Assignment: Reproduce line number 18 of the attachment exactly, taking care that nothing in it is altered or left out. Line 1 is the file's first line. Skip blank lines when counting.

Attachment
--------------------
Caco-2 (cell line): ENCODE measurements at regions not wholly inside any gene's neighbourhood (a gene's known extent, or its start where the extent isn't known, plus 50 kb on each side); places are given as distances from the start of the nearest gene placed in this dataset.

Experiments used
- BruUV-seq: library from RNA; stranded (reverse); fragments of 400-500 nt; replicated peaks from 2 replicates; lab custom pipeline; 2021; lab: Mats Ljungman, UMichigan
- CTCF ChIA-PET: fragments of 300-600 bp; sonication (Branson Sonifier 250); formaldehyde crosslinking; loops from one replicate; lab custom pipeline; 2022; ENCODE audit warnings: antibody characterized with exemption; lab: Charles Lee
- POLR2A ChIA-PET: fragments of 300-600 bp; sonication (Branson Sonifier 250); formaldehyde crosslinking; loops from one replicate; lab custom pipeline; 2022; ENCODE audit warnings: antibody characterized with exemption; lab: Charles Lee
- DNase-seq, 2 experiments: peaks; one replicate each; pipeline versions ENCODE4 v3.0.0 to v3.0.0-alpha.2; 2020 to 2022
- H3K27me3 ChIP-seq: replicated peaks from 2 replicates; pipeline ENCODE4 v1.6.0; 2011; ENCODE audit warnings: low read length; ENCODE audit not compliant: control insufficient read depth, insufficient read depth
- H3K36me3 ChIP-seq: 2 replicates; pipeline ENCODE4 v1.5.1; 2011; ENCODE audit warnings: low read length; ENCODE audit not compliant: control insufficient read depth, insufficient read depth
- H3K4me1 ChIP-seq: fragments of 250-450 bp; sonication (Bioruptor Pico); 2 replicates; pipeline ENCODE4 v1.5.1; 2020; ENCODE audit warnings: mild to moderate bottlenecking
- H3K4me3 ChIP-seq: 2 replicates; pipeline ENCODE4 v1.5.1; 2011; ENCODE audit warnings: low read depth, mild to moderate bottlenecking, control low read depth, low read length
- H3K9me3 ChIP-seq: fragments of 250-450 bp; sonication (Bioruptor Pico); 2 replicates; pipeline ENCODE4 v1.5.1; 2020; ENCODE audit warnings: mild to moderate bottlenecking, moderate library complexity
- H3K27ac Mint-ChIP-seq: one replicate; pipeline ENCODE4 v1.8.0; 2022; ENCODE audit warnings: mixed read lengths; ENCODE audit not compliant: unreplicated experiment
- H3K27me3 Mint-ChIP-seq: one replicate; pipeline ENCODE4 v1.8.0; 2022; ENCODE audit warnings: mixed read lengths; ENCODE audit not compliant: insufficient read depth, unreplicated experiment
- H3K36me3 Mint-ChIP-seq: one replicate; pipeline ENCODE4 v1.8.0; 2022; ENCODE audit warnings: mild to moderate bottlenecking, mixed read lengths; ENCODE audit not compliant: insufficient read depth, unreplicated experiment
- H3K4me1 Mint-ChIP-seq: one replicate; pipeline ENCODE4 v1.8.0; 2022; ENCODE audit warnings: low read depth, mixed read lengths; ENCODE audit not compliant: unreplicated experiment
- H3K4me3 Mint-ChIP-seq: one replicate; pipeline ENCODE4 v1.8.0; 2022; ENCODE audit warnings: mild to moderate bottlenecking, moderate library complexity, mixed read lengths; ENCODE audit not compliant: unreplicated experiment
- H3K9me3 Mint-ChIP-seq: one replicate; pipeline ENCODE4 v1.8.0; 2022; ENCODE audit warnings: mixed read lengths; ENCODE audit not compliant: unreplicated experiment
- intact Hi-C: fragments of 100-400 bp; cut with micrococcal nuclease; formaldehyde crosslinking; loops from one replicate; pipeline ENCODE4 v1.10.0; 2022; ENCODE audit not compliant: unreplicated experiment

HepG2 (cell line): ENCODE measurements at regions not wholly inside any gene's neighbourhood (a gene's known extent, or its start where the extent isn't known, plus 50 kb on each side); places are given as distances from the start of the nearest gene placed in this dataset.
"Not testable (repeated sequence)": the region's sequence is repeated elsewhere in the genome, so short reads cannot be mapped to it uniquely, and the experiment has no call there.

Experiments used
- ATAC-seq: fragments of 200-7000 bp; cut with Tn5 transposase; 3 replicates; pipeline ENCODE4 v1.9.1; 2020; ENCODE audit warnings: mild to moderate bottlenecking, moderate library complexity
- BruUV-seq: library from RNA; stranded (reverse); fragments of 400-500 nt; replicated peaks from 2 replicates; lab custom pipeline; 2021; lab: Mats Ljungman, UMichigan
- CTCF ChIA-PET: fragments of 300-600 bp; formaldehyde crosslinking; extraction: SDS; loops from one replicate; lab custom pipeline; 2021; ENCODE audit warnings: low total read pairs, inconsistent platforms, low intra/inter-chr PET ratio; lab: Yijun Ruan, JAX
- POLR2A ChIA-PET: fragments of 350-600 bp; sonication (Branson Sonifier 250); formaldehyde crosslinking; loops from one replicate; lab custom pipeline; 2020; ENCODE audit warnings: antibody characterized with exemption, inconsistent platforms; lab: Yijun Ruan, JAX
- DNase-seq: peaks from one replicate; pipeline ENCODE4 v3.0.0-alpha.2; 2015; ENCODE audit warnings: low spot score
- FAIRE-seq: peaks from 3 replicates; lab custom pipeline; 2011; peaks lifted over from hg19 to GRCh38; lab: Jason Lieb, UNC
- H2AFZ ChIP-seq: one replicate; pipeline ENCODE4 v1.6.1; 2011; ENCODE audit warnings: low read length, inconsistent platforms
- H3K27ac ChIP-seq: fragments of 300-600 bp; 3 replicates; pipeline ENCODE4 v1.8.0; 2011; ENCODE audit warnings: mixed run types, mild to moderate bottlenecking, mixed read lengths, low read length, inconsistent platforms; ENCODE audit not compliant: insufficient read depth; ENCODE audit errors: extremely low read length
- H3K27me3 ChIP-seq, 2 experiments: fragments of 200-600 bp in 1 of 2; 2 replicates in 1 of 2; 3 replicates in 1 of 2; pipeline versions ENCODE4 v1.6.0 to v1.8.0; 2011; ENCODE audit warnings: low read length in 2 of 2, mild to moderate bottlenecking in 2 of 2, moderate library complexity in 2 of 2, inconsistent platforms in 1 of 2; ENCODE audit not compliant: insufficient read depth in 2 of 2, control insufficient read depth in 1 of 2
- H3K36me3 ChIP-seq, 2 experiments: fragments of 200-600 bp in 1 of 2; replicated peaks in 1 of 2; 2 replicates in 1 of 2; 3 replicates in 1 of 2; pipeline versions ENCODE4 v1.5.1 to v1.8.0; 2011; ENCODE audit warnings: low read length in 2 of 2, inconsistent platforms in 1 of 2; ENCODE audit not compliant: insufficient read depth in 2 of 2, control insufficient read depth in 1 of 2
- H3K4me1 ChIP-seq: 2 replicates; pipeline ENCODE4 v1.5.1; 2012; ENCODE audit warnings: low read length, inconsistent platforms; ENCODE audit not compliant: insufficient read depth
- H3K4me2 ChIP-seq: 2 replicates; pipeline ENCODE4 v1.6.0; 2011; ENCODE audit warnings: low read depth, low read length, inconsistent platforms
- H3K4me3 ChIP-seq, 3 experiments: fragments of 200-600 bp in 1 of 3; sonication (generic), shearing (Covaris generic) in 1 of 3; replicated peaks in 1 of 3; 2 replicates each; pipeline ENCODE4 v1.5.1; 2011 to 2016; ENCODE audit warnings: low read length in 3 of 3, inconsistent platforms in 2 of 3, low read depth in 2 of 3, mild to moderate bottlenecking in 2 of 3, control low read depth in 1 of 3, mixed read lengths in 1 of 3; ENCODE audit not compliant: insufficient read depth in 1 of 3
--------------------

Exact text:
- intact Hi-C: fragments of 100-400 bp; cut with micrococcal nuclease; formaldehyde crosslinking; loops from one replicate; pipeline ENCODE4 v1.10.0; 2022; ENCODE audit not compliant: unreplicated experiment